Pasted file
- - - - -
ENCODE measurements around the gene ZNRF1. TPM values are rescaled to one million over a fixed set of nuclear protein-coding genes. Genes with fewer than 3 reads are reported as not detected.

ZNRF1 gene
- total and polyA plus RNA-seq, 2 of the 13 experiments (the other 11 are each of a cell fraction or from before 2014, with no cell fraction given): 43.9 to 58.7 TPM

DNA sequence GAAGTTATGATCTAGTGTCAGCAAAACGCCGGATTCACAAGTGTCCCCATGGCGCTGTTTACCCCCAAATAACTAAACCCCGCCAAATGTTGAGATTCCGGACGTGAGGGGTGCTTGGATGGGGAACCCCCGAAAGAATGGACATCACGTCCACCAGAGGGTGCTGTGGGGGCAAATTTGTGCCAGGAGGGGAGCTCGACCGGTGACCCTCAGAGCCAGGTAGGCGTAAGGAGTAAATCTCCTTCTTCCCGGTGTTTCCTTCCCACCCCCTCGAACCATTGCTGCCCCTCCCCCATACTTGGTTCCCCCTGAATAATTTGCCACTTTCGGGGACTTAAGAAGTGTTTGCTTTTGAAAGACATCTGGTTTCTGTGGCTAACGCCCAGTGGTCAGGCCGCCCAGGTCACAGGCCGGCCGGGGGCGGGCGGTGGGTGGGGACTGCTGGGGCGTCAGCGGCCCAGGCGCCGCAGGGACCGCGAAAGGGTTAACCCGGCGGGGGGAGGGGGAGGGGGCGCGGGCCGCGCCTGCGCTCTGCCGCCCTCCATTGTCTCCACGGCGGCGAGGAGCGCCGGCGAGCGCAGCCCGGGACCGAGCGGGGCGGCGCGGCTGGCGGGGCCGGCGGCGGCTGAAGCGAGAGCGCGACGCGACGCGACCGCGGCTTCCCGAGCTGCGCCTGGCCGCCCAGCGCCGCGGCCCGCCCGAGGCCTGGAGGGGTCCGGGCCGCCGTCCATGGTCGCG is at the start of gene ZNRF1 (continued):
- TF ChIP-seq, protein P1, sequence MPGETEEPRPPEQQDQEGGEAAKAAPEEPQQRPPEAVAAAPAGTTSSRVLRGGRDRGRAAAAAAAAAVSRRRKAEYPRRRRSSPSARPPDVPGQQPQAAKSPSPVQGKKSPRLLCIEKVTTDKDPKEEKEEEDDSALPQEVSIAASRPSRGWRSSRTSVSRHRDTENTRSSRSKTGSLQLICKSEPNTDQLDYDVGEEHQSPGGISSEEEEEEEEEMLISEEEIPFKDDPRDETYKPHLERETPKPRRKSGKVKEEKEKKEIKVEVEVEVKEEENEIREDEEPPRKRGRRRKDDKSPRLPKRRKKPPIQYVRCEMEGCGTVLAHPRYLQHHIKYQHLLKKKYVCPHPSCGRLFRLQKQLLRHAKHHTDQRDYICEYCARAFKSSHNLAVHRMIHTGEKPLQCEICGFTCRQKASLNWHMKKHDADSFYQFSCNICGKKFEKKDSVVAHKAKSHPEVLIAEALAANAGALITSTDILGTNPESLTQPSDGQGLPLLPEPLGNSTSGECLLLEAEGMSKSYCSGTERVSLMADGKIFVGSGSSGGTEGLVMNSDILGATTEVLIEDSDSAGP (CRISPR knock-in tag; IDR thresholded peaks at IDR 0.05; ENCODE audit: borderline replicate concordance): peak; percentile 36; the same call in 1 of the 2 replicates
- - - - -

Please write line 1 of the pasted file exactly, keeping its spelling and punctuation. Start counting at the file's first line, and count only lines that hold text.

ENCODE measurements around the gene ZNRF1. TPM values are rescaled to one million over a fixed set of nuclear protein-coding genes. Genes with fewer than 3 reads are reported as not detected.